Turkey’s TV watchdog introduces new measures limiting terror attacks broadcasting

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The Radio and Television Supreme Council (RTÜK) has introduced new measures limiting broadcasting after terror attacks. 

In a meeting with representatives of broadcasters on Feb. 1, RTÜK gave information on broadcasting bans introduced with state of emergency decrees and the measures it will take if the rules are broken. 
The meeting was reportedly organized to address “confusion” that has occurred regarding broadcasting under the ongoing state of emergency, which was declared after the failed July 2016 coup attempt. The measures have been distributed in document form to broadcasters’ representatives. 

According to the new measures, broadcasters will only be permitted to report terror attacks with statements from officials and tickers, without footage from the scene. The phrase “breaking news” will not be permitted in the tickers. 

The broadcasters will not be able to use any video footage or photographs of explosions or terror attacks other than those provided by officials. The moment of terror attacks and scenes showing the aftermath of the attack will not be broadcast, as well as the footage that shows people’s fear and panic at the site of the terror attack.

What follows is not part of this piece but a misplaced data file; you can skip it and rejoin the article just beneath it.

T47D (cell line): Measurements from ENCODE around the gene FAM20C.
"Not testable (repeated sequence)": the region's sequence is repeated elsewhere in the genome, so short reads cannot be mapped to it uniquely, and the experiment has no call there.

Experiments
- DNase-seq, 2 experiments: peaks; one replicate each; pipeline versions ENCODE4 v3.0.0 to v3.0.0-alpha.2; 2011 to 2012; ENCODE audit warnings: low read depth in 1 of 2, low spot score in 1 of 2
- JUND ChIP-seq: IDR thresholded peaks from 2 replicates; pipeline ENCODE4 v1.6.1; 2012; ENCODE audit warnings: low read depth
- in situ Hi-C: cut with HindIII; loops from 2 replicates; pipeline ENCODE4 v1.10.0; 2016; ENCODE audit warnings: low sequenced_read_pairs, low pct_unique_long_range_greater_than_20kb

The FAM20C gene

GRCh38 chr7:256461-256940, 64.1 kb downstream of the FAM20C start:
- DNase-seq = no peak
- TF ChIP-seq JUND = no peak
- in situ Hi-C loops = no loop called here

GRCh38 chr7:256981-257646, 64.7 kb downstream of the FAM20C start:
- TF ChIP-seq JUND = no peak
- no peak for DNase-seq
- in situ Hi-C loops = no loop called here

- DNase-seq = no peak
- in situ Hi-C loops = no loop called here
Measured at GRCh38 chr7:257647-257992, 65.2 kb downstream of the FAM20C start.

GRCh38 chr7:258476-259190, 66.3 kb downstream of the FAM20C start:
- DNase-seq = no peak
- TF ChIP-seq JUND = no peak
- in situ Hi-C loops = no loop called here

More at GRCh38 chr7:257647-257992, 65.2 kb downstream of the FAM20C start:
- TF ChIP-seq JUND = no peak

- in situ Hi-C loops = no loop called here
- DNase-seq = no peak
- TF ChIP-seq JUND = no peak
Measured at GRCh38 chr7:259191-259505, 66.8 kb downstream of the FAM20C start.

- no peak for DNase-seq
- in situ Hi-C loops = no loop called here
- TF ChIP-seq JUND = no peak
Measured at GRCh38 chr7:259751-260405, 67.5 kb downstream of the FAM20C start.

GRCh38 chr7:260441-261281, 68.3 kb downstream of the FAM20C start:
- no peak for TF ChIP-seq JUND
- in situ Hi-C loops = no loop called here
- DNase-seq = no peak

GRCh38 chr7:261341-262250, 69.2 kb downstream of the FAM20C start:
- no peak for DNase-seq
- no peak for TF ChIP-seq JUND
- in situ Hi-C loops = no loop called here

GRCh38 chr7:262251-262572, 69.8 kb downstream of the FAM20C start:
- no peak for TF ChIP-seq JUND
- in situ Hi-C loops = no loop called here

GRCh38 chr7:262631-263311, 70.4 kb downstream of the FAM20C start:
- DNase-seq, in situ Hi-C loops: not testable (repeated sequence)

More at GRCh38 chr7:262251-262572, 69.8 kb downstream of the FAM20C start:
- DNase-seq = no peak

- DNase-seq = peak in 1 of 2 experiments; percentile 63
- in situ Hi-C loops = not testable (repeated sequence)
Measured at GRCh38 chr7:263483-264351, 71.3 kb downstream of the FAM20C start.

The measures also state that correspondents and anchors will not be permitted to “use exaggerated statements involving agitation.” 

The ban on broadcasting the scene of attacks includes showing fire department vehicles, police vehicles, ambulance footage, witness accounts, officials at the scene, and evidence-collecting work. 

No information regarding where the incident took place and no map of the scene will be permitted to be shown, neither will be the names of terrorist organizations suspected of carrying out the attack.

Broadcasts “including criticism and commentary” will also not be permitted according to the new regulation, while regular broadcast streaming will not be allowed to be interrupted for news that is part of the gag order. 

RTÜK has placed special emphasis on attacks on what it described as three “brand cities” – Istanbul, the western province of İzmir, and the southern province of Antalya. 

Penalties will be imposed for broadcasters who do not comply with the rules. These penalties are outlined as follows: Broadcasting of the station that violated the rule for the first time will be suspended for a day. If the channel repeats the same act within a year, its broadcast will be able to be stopped for up to five days. If the station repeats the violation for a second time in one year, RTÜK will be able to suspend the channel’s broadcasting for 15 days. If the station repeats the violation for a third time, its media service provider license will be cancelled. 

Particularly since summer 2015, Turkey has been subjected to a wave of terror attacks by the outlawed Kurdistan Workers’ Party (PKK) and the Islamic State of Iraq and the Levant (ISIL).

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